Perhaps not surprisingly, the Venezuelan border with Colombia has been closed for some time. Apparently, the Venezuelan state felt there was too much freedom going on in the borderlands — where smugglers and black-market operators were able to use the frontier with Colombia to get around Venezuela’s harsh anti-market policies. The closed border, of course, has only meant that law abiding citizens are excluded from free movement between the countries. Violent criminals, however, function freely in the area, making the Colombia-Venezuela border region especially hazardous.
In spite of all of this, the Colombian border has become a lifeline for Venezuelans now that it has become a source for basic supplies and food, and a partial escape from a life of deprivation forced on the population by the socialist policies of Nicolás Maduro and Hugo Chávez.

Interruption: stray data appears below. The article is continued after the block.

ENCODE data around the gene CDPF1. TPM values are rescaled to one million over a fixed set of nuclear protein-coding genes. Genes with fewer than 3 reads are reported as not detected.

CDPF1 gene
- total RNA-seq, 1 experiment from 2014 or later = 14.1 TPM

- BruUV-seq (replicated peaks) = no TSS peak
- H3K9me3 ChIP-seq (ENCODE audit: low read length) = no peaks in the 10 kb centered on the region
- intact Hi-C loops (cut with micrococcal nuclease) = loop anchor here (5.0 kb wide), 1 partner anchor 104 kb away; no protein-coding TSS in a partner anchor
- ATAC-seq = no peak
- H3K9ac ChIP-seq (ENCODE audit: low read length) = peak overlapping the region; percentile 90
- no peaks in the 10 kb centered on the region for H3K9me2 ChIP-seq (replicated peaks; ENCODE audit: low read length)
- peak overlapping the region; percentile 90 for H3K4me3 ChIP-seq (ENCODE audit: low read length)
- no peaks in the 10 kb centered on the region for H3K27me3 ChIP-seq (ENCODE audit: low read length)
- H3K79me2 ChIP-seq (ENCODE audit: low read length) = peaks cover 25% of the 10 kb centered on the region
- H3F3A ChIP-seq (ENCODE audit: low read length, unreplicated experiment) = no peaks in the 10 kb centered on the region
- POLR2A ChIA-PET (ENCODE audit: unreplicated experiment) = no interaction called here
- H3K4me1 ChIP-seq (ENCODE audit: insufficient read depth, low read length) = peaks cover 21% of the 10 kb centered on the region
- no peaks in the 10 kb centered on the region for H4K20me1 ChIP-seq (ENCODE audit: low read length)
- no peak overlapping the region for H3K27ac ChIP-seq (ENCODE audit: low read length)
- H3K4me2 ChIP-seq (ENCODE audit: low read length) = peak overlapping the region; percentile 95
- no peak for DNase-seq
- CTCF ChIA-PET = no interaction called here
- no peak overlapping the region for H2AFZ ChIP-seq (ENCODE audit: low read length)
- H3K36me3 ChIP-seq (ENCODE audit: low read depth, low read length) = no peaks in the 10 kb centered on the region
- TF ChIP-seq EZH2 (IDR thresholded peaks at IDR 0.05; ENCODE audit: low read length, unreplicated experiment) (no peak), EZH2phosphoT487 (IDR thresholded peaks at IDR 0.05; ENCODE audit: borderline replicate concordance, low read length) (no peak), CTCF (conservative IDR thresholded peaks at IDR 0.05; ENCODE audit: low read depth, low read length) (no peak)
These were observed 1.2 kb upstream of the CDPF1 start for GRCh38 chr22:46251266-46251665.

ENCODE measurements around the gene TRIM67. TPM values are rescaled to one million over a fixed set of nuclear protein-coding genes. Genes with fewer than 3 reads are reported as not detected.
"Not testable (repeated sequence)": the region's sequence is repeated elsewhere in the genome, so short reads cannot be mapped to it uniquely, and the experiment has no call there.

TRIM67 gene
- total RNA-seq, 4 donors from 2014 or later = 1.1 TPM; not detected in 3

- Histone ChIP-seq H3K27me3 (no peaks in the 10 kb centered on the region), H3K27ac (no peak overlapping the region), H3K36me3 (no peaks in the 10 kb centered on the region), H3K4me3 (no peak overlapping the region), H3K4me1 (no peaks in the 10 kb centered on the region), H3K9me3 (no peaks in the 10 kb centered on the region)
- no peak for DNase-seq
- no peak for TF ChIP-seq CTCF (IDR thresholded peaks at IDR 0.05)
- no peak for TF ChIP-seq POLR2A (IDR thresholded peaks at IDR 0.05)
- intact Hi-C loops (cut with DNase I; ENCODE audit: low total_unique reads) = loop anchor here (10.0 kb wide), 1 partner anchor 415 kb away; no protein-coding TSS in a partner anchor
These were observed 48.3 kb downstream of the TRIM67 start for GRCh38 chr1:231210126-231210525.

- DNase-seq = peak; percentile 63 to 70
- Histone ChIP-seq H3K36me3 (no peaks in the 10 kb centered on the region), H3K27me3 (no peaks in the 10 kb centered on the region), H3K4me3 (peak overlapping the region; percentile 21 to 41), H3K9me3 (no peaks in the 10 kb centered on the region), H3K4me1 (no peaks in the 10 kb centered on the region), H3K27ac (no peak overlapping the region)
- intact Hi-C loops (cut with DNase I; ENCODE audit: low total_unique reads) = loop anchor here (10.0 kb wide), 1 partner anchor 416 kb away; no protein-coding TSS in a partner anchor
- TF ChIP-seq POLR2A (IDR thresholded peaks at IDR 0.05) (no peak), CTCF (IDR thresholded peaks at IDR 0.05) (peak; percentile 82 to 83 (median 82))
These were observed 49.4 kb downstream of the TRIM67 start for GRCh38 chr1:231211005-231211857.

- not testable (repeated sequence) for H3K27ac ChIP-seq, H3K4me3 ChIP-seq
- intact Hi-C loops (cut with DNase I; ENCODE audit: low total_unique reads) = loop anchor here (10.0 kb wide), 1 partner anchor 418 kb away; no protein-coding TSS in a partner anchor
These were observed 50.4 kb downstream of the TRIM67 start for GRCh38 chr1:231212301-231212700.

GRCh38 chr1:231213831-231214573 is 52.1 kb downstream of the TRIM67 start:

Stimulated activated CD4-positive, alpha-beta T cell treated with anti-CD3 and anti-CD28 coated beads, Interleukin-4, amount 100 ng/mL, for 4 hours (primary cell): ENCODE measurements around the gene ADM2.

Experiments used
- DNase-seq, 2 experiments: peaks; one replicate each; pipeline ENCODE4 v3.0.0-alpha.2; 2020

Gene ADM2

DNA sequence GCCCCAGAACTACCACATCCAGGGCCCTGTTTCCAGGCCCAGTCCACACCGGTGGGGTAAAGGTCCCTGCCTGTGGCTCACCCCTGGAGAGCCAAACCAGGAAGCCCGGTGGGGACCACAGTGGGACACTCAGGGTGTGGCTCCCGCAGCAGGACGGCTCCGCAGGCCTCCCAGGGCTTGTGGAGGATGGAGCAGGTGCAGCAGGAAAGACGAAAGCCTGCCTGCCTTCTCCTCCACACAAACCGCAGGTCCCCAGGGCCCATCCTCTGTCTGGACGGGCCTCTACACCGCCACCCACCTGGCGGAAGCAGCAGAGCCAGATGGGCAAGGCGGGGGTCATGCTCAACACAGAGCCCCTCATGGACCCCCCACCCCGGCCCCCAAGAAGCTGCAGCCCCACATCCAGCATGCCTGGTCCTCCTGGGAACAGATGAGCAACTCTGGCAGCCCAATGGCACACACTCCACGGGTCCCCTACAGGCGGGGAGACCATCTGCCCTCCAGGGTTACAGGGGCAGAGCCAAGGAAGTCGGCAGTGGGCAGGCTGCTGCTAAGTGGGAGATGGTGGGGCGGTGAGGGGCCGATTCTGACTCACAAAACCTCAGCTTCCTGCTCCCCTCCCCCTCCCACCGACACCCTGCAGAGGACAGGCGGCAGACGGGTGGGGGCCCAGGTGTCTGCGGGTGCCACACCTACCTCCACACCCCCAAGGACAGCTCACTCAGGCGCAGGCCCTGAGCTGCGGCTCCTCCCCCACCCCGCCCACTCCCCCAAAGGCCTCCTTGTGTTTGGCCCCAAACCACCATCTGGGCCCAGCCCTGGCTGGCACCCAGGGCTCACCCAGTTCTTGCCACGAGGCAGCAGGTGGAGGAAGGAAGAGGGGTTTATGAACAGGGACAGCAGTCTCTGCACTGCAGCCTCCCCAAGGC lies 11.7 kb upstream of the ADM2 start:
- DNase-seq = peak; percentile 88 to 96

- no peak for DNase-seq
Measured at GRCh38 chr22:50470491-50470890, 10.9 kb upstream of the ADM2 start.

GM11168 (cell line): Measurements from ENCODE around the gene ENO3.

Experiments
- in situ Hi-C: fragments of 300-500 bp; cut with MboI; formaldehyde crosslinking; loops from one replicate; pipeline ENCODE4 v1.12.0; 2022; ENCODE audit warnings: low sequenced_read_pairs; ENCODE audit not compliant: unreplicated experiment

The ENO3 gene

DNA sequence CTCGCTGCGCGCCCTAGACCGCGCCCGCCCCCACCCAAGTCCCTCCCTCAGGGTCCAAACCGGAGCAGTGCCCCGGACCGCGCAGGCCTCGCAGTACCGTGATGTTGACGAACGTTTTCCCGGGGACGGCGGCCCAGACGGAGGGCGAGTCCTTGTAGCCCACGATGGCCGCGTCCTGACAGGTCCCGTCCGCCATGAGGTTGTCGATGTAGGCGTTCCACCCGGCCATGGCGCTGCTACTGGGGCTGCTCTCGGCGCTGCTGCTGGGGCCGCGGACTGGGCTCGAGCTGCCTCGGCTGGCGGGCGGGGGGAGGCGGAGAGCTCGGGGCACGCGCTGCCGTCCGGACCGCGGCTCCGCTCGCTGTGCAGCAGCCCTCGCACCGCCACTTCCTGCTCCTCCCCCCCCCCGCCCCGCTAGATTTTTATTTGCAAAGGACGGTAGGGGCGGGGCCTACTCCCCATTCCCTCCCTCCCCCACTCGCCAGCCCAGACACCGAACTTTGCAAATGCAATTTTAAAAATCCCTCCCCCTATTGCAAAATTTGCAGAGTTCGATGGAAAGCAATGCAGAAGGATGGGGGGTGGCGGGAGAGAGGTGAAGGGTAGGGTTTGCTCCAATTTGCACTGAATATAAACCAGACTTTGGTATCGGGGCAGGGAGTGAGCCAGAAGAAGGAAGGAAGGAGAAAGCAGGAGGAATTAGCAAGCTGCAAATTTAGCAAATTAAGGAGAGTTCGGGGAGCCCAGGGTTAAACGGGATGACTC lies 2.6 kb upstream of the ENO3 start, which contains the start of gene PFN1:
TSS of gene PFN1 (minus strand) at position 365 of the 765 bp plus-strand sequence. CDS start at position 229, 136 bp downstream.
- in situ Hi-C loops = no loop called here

Fortunately for the people of South America (and the world), Venezuela is only a medium-sized state, with a total area one-third larger than Texas. One can only imagine how much greater misery could be inflicted on a larger population were Venezuela the size of Brazil or Russia or — worst of all — were it a world government.
The fact that Venezuela is physically limited in size and scope brings relief to those who are able to benefit form the proximity of the border, and those who might trade with foreigners and black-market merchants.
As the AP notes, though, one’s “proximity” to the border can be defined according to the desperation that one endures, as illustrated by the fact that some people have traveled ten hours to the border in order to buy food.